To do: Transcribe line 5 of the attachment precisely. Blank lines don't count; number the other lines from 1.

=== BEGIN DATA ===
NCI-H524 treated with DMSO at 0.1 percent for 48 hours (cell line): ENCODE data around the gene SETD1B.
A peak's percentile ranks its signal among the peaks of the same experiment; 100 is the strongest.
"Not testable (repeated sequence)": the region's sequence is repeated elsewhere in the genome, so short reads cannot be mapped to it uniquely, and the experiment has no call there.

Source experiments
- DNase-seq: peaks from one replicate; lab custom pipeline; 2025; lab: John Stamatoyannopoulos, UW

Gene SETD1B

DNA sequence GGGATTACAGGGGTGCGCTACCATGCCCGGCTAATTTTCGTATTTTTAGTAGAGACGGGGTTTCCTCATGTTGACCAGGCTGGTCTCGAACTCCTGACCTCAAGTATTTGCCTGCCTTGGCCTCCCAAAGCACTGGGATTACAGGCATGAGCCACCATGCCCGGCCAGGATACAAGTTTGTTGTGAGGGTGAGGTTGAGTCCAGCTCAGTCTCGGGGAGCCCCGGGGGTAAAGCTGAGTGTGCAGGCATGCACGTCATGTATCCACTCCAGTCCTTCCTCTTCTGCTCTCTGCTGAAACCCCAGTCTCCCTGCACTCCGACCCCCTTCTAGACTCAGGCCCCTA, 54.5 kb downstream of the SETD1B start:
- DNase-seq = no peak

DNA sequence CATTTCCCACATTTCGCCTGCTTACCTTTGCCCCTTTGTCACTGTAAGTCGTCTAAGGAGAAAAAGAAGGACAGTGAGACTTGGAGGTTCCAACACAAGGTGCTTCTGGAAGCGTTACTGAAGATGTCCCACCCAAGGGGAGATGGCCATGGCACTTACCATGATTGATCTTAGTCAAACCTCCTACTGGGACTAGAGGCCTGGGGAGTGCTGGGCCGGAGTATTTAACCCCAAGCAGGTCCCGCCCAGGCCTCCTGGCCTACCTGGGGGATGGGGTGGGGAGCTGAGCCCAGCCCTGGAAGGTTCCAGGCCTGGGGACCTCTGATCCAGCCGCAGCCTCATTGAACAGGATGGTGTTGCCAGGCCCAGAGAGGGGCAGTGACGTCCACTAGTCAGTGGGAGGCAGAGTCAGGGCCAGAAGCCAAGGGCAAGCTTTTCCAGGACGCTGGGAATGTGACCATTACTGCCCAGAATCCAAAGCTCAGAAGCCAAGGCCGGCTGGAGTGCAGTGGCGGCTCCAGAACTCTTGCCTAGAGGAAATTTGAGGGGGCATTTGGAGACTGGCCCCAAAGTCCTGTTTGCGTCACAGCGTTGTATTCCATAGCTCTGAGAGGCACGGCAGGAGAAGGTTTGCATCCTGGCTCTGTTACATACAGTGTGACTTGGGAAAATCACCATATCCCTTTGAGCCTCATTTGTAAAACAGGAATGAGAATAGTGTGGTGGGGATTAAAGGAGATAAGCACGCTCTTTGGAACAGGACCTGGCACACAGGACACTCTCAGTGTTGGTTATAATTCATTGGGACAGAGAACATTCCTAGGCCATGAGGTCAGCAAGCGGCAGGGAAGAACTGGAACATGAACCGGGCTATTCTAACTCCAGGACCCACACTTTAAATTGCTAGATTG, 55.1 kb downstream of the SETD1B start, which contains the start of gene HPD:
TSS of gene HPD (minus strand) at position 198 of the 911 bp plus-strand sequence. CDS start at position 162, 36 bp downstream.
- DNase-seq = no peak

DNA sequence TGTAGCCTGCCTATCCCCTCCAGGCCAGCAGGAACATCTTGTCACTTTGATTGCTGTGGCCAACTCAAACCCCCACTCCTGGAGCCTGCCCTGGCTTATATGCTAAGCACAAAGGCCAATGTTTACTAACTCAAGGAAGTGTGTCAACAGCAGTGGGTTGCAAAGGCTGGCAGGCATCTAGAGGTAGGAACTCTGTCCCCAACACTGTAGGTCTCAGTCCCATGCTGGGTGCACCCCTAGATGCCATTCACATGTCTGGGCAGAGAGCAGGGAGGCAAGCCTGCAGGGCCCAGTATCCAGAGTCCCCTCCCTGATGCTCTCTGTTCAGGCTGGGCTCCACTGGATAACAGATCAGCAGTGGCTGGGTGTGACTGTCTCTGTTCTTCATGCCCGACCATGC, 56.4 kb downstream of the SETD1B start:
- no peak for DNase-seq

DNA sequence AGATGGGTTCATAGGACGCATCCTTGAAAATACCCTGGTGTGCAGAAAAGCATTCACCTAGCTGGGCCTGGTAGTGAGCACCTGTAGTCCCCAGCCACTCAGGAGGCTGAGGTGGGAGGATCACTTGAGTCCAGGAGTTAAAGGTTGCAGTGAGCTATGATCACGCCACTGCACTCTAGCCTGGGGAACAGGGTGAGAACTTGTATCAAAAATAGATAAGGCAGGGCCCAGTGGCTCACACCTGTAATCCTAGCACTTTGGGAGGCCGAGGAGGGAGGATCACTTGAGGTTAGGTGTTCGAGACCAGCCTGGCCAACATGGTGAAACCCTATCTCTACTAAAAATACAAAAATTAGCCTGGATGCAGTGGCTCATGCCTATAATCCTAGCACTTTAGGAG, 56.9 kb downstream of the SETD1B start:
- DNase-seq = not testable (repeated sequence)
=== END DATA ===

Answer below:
- DNase-seq: peaks from one replicate; lab custom pipeline; 2025; lab: John Stamatoyannopoulos, UW